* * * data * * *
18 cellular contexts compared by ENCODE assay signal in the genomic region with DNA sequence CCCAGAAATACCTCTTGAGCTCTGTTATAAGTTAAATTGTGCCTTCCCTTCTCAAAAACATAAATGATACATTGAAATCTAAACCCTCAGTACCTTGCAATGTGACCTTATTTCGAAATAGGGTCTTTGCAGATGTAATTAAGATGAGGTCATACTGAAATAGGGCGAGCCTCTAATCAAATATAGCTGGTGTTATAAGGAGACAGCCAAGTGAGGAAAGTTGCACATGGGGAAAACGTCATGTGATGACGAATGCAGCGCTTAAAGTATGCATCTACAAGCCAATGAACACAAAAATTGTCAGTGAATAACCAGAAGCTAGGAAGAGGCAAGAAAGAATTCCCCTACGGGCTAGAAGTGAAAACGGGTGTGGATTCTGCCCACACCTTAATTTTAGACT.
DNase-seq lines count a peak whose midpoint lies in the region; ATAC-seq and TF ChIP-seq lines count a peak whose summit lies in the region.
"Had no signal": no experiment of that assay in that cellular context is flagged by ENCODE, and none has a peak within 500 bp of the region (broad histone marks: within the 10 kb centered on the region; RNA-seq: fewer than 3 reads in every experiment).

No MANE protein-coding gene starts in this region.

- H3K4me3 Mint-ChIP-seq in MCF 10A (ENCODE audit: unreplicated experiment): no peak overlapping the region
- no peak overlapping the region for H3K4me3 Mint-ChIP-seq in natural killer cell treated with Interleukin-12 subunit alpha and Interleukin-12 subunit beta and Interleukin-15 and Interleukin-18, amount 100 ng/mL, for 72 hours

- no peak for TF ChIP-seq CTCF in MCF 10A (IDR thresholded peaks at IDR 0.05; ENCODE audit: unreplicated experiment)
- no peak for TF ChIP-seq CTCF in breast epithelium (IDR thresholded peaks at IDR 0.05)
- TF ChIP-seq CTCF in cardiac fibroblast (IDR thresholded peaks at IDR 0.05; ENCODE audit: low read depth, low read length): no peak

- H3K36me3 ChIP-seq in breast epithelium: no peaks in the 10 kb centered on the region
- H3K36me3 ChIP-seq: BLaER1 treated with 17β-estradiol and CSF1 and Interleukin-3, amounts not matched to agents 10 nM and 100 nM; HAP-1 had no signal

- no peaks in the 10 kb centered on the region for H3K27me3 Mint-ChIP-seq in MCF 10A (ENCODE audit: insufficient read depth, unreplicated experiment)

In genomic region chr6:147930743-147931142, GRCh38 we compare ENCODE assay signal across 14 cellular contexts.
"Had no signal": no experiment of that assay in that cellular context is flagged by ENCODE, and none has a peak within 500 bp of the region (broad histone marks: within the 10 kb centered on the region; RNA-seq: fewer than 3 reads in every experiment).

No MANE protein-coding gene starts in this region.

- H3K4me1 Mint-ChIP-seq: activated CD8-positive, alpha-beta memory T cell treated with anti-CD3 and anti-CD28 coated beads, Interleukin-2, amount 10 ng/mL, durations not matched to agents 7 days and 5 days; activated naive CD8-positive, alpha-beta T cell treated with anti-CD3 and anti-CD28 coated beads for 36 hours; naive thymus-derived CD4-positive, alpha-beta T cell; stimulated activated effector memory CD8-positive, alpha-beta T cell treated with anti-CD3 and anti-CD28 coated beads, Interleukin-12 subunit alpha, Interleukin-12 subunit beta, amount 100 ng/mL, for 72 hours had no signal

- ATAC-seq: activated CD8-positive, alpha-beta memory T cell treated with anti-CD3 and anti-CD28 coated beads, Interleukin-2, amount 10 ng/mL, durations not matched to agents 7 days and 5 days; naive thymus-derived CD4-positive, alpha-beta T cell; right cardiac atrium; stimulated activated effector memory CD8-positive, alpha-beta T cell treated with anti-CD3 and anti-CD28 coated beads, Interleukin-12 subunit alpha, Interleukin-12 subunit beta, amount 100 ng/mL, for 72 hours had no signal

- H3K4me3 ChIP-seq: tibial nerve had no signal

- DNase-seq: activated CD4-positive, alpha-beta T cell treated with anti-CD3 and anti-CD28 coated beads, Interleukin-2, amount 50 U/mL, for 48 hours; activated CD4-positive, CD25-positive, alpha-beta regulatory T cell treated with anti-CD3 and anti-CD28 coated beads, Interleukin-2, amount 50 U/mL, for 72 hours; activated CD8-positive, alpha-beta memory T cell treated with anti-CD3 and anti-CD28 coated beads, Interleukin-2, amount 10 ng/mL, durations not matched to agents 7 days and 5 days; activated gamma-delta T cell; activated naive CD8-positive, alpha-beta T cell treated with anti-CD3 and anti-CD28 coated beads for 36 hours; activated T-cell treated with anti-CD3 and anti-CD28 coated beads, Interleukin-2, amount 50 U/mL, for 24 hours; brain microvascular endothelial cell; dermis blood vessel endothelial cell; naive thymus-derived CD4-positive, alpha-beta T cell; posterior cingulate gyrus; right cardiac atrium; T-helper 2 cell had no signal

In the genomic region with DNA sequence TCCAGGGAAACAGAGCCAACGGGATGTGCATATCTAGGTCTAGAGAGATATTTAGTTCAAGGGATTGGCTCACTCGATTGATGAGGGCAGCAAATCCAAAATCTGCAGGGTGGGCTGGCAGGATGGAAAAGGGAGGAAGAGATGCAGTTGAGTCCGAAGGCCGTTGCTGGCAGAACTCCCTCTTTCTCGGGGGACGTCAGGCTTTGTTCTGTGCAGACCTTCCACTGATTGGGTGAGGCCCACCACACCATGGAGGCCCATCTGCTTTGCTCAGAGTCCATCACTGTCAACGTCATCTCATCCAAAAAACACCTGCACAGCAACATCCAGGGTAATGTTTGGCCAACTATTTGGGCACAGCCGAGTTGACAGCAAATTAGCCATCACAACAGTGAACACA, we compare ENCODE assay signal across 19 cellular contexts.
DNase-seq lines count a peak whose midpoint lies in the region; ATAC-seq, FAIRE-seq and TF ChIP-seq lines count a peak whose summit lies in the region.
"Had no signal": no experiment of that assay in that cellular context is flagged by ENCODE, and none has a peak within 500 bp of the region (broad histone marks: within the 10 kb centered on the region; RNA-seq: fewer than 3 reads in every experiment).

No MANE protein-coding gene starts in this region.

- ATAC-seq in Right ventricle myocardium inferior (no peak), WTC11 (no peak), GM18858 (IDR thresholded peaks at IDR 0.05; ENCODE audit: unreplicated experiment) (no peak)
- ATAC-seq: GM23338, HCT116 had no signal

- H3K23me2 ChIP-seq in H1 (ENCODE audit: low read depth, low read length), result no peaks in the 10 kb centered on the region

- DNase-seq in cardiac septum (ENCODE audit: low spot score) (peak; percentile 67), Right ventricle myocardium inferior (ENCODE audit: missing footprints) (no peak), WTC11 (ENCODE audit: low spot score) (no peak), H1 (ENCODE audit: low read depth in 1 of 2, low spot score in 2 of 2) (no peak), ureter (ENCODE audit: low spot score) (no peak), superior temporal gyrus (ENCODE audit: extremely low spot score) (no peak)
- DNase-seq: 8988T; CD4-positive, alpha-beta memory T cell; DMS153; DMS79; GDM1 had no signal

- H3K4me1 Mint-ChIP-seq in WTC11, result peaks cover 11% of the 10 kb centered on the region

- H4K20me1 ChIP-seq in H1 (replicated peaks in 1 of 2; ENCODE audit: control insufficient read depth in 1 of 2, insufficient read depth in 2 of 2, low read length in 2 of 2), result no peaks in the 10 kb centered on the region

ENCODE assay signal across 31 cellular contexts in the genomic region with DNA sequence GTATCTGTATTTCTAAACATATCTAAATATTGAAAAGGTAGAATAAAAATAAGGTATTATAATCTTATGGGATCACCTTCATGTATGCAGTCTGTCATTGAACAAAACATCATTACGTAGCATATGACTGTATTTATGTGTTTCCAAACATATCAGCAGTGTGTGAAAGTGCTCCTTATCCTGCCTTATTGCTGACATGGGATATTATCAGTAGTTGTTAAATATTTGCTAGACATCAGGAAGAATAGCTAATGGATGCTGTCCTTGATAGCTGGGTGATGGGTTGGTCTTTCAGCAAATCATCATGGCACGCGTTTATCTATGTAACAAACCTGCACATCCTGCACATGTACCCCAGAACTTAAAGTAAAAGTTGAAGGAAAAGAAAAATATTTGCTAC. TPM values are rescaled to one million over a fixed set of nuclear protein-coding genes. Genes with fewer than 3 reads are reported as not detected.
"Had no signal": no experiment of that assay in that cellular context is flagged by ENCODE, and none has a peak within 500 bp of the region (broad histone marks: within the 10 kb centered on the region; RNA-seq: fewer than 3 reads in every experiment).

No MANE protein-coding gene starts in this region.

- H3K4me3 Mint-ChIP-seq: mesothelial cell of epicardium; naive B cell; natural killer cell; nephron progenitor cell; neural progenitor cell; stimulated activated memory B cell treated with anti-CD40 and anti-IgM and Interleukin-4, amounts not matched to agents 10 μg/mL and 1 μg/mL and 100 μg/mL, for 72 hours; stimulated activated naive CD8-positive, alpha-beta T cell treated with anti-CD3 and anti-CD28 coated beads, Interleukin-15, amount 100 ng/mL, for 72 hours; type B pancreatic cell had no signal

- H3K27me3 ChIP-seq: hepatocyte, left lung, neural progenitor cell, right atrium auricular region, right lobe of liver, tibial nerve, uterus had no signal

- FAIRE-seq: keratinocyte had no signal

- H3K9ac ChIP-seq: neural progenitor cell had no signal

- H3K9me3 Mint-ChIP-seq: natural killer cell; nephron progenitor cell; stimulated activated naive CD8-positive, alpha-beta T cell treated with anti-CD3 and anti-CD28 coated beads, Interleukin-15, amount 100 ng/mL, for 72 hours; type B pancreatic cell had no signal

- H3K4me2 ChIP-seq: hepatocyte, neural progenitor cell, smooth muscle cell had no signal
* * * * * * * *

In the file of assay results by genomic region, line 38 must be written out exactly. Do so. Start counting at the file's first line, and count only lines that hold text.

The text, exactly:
- H3K9me3 Mint-ChIP-seq: natural killer cell; nephron progenitor cell; stimulated activated naive CD8-positive, alpha-beta T cell treated with anti-CD3 and anti-CD28 coated beads, Interleukin-15, amount 100 ng/mL, for 72 hours; type B pancreatic cell had no signal